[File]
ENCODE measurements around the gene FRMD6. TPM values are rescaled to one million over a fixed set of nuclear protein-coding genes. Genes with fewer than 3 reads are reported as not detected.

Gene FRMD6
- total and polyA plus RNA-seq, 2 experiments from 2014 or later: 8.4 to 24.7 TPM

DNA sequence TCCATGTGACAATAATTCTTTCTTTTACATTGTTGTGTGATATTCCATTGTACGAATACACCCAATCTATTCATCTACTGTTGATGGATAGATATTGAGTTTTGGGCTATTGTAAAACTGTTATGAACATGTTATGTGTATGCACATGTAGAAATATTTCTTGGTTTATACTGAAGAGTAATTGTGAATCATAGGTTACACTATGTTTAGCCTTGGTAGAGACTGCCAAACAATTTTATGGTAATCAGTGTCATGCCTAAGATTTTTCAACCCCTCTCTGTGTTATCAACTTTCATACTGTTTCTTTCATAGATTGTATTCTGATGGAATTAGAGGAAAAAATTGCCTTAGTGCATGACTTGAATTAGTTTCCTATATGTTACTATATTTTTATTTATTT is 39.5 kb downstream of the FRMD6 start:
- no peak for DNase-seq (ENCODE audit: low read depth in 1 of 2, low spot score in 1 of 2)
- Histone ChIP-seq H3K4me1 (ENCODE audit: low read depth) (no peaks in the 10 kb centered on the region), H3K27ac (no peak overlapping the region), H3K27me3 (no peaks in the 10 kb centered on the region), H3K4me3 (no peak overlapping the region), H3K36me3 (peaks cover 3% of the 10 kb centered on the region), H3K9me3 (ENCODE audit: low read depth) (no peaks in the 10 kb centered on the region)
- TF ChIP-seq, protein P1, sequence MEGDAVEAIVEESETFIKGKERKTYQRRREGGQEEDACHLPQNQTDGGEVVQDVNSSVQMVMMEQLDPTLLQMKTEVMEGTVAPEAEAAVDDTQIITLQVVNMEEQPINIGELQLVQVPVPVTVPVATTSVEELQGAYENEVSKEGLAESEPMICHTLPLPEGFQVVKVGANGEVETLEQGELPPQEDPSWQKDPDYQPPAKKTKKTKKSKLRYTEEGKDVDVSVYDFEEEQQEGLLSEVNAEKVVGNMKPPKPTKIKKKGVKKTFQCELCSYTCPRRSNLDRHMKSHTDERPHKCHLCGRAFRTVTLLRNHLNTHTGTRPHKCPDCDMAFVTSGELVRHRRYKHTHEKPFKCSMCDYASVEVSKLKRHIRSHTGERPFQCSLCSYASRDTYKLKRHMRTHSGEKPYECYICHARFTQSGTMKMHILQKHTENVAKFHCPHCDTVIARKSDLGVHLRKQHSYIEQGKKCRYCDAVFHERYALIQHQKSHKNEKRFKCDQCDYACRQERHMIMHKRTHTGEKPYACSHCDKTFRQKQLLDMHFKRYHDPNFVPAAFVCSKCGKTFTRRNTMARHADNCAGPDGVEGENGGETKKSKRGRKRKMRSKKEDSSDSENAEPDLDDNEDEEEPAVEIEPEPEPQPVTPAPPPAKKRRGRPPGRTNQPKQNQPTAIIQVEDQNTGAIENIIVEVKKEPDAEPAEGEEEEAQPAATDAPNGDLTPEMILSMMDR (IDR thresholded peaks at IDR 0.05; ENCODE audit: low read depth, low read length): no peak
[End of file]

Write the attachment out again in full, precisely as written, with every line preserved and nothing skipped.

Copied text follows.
ENCODE measurements around the gene FRMD6. TPM values are rescaled to one million over a fixed set of nuclear protein-coding genes. Genes with fewer than 3 reads are reported as not detected.

Gene FRMD6
- total and polyA plus RNA-seq, 2 experiments from 2014 or later: 8.4 to 24.7 TPM

DNA sequence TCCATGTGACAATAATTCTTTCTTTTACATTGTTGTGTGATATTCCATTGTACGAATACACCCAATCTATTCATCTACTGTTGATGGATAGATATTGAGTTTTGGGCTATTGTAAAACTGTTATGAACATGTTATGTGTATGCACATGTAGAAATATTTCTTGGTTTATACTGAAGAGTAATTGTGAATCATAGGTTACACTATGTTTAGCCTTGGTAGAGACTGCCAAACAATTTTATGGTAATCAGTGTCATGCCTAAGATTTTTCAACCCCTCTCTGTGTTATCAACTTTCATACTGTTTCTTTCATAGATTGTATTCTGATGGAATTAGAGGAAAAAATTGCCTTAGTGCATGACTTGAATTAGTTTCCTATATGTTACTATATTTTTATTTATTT is 39.5 kb downstream of the FRMD6 start:
- no peak for DNase-seq (ENCODE audit: low read depth in 1 of 2, low spot score in 1 of 2)
- Histone ChIP-seq H3K4me1 (ENCODE audit: low read depth) (no peaks in the 10 kb centered on the region), H3K27ac (no peak overlapping the region), H3K27me3 (no peaks in the 10 kb centered on the region), H3K4me3 (no peak overlapping the region), H3K36me3 (peaks cover 3% of the 10 kb centered on the region), H3K9me3 (ENCODE audit: low read depth) (no peaks in the 10 kb centered on the region)
- TF ChIP-seq, protein P1, sequence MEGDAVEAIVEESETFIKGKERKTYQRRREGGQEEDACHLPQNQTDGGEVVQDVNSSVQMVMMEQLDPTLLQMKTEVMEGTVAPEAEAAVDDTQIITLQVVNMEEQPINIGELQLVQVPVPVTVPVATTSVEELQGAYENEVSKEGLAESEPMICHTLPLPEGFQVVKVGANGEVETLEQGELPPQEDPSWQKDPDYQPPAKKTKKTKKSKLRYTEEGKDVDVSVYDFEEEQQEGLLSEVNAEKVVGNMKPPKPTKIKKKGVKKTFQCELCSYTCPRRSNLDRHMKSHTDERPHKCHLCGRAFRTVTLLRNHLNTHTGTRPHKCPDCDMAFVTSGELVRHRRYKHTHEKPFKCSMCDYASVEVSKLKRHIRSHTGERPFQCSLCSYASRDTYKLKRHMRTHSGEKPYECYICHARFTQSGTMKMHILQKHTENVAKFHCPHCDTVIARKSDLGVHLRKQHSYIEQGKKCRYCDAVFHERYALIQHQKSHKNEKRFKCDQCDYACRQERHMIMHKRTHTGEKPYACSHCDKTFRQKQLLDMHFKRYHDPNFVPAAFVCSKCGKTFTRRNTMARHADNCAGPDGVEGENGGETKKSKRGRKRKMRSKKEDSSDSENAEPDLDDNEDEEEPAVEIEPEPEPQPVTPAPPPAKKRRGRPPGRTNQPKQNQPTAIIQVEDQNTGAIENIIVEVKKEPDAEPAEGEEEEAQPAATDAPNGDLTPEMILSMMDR (IDR thresholded peaks at IDR 0.05; ENCODE audit: low read depth, low read length): no peak